As an audiologist, it is likely that a high percentage of your clientele is made up of older adults with hearing loss. With your professional training and years of study and experience, you understand that many people experience hearing loss as they age. It may surprise you to learn, then, that many older adults do not access professional hearing care services, even if they use hearing aids.
According to a study recently released by the Johns Hopkins Bloomberg School of Public Health, a large portion of older adults has difficulty accessing hearing care services. The study, which used Medicare survey data, included 1,133 adults over the age of 65 with hearing aids. Only 442 of those individuals, or 39 percent, reported accessing hearing care services in the previous year.
The study also took into account the financial status of participants. Researchers found that older adults with low incomes who qualified for Medicaid were even less likely to access professional hearing services. Among the respondents, 27 percent of low-income individuals reported having difficulty hearing with their hearing aid. Contrast that with the higher income level—only 11 percent of respondents in the highest income category reported a lot of trouble hearing with their hearing aid.
In addition, 71 percent of the lowest-income hearing aid users reported that they had not received hearing care services in the prior year. Even among higher income categories, many hearing aid users did not access professional hearing services; only 58 percent of hearing aid users in the highest income category reported accessing hearing care services.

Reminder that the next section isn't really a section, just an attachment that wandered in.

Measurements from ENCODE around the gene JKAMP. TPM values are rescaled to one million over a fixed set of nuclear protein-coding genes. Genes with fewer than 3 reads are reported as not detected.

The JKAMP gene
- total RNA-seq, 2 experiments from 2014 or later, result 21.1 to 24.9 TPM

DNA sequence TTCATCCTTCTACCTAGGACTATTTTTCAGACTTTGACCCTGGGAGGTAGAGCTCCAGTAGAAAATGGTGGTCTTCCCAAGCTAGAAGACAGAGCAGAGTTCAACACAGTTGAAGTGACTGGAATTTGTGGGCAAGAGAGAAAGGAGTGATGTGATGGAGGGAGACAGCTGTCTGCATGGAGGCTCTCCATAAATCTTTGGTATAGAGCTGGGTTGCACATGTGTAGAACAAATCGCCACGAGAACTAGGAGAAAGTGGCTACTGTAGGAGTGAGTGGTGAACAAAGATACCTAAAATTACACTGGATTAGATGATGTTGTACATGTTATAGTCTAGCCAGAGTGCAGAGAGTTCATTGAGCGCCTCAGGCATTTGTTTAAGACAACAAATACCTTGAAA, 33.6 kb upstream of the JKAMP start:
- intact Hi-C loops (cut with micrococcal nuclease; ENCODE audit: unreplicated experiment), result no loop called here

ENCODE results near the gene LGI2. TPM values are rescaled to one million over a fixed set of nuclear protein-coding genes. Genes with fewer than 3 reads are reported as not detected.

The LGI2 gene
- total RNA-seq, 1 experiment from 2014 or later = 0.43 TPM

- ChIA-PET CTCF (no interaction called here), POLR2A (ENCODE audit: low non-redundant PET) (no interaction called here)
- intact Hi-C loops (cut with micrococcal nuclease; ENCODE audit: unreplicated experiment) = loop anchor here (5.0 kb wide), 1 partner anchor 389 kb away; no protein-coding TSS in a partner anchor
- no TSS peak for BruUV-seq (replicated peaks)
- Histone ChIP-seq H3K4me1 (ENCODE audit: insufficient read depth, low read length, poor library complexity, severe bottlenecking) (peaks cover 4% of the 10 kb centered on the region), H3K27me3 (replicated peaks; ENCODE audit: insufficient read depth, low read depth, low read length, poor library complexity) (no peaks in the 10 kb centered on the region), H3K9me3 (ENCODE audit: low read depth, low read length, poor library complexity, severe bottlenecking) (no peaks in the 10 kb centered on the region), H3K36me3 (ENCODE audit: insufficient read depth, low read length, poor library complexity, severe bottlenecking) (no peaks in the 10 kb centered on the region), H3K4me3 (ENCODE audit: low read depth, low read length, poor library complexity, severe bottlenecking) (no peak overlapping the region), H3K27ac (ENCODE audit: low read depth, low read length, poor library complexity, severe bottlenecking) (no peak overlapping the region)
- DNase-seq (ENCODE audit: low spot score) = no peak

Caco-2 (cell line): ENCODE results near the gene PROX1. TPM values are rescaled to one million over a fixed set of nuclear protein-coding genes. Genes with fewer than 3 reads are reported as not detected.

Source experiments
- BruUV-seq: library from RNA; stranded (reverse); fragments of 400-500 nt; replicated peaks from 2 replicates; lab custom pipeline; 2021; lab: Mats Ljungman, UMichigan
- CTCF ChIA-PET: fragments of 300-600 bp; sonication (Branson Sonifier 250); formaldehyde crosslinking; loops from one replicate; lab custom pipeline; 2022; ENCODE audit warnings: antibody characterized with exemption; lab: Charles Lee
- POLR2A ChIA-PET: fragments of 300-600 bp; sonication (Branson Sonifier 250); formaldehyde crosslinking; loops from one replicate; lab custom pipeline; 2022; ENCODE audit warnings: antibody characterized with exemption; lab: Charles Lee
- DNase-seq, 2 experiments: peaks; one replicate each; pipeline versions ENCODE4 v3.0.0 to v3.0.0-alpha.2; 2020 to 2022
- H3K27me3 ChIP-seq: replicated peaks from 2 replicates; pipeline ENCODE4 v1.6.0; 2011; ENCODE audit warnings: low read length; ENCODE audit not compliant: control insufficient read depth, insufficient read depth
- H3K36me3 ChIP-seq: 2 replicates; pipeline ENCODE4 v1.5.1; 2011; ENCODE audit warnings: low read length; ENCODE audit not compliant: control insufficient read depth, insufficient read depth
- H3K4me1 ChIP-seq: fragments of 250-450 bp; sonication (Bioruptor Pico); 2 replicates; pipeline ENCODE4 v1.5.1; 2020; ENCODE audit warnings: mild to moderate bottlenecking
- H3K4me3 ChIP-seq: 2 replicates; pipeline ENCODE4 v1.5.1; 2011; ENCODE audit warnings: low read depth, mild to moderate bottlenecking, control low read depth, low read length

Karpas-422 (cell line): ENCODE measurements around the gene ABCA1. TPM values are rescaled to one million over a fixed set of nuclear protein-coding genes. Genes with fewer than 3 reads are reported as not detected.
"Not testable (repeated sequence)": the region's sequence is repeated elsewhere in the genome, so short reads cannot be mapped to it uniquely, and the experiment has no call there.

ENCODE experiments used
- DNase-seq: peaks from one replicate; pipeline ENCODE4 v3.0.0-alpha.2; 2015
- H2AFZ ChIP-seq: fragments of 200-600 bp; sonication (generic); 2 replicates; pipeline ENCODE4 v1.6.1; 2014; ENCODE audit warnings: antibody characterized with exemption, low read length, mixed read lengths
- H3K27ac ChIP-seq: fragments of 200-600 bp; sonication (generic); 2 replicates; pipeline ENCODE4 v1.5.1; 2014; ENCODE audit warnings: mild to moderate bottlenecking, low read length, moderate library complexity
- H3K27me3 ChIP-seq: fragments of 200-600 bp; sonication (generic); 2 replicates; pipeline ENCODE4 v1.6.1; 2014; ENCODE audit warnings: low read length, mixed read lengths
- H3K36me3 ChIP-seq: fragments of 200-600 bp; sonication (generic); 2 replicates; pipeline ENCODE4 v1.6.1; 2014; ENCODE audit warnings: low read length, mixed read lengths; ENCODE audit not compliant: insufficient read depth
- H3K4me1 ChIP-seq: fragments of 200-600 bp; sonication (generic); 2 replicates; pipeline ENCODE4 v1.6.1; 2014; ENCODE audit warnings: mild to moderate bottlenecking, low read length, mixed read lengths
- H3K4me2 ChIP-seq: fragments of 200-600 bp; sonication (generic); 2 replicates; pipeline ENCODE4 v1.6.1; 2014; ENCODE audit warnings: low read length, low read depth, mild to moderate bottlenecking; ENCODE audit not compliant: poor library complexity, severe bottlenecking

While over-the-counter sales of hearing aids will become available in 2020, researchers doubt that this alone will bring improved hearing care for older adults. This change may lower the cost of hearing devices, but it will do little to remove other barriers faced by those seeking professional hearing services. Because Medicare excludes coverage of hearing services, older adults can still face financial difficulties in accessing hearing care. These difficulties will remain to be felt most keenly among low-income older adults.
Because professional services are crucial in ensuring that hearing aids fit and work properly, it is essential that older adults have greater access to hearing care services. Even with easier access to hearing aids beginning in 2020, users will still require professional services to make certain that their devices are optimized.
Some people are calling on Medicare to remove hearing care exclusions, which would allow greater access to hearing services among older adults. This is especially important for lower-income individuals, who currently have limited access to professional help. With greater access to hearing care services, older adults would be more likely to seek help with their hearing aids, resulting in greater functioning of their devices and improved quality of life for the wearers.
To learn more about the implications of this study and how you can gain more patients who are in need of professional hearing services, we welcome you to contact AudiologyPlus today.